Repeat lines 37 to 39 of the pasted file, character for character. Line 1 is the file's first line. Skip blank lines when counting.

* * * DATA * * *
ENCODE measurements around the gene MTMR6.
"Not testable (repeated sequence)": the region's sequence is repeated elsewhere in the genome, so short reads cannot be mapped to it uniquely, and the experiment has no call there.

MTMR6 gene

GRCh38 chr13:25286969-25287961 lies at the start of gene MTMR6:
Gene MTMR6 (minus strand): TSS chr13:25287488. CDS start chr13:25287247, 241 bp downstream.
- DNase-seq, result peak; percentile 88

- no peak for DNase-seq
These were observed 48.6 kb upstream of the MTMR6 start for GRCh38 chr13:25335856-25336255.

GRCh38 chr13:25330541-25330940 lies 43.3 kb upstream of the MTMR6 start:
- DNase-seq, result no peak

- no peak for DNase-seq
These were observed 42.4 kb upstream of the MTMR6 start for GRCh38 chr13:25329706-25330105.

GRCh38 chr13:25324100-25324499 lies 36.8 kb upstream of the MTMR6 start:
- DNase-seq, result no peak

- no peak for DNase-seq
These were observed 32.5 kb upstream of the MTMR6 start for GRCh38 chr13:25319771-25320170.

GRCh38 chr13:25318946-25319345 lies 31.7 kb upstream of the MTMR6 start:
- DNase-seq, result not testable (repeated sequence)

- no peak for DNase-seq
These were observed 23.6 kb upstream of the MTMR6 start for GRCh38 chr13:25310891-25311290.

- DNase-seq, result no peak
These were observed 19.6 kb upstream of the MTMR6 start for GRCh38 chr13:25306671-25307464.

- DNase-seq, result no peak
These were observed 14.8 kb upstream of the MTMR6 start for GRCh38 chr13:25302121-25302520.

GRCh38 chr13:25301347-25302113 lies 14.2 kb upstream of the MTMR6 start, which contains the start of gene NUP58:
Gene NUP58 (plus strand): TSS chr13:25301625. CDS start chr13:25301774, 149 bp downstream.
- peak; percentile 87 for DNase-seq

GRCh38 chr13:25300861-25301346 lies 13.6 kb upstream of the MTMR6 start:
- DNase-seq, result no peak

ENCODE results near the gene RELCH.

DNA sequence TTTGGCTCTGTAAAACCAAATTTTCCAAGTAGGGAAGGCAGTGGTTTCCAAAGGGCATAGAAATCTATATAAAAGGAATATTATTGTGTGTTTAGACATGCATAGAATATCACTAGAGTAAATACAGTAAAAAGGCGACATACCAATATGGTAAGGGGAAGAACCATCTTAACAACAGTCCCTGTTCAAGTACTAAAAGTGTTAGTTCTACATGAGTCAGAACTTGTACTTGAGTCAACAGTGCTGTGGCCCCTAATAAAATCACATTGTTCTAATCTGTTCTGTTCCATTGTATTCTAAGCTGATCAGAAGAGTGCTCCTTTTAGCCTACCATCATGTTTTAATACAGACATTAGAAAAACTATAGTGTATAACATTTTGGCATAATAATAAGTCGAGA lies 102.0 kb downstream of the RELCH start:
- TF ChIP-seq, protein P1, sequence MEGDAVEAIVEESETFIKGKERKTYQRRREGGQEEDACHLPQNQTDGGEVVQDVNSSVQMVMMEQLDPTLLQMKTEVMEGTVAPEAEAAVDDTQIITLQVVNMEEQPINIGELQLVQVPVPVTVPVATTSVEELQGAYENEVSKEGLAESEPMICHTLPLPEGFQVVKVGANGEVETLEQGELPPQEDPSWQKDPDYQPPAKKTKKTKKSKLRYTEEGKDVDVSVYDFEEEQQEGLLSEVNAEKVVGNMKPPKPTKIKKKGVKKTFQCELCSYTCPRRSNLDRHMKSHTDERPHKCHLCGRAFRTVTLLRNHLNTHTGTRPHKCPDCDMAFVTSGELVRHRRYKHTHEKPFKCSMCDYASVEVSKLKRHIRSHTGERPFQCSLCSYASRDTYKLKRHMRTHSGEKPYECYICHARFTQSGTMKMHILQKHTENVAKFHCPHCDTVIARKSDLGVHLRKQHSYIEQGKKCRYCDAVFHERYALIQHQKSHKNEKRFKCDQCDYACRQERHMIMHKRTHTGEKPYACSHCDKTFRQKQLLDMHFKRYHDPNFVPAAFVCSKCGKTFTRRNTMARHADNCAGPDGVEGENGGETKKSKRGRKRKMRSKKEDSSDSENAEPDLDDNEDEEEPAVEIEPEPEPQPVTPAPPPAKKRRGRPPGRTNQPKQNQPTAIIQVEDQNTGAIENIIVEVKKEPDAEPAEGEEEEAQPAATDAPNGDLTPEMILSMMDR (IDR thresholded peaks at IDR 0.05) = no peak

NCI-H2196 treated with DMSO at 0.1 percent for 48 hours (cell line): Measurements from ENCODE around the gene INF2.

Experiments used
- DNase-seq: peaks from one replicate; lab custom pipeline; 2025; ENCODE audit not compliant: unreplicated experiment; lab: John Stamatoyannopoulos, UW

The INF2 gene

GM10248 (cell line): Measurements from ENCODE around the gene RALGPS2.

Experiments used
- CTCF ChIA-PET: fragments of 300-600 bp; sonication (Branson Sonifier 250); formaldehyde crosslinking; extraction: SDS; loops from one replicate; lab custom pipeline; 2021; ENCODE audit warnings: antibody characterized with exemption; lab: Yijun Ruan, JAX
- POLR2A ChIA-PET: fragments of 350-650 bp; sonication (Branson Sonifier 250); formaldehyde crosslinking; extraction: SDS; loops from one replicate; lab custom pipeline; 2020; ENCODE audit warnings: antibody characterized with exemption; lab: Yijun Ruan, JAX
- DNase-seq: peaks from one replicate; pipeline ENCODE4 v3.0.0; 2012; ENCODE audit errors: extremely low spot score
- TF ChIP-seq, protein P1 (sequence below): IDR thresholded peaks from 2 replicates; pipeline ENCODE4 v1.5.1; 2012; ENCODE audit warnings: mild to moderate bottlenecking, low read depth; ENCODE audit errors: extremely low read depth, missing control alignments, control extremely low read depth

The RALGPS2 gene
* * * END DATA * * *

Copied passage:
GM10248 (cell line): Measurements from ENCODE around the gene RALGPS2.

Experiments used
- CTCF ChIA-PET: fragments of 300-600 bp; sonication (Branson Sonifier 250); formaldehyde crosslinking; extraction: SDS; loops from one replicate; lab custom pipeline; 2021; ENCODE audit warnings: antibody characterized with exemption; lab: Yijun Ruan, JAX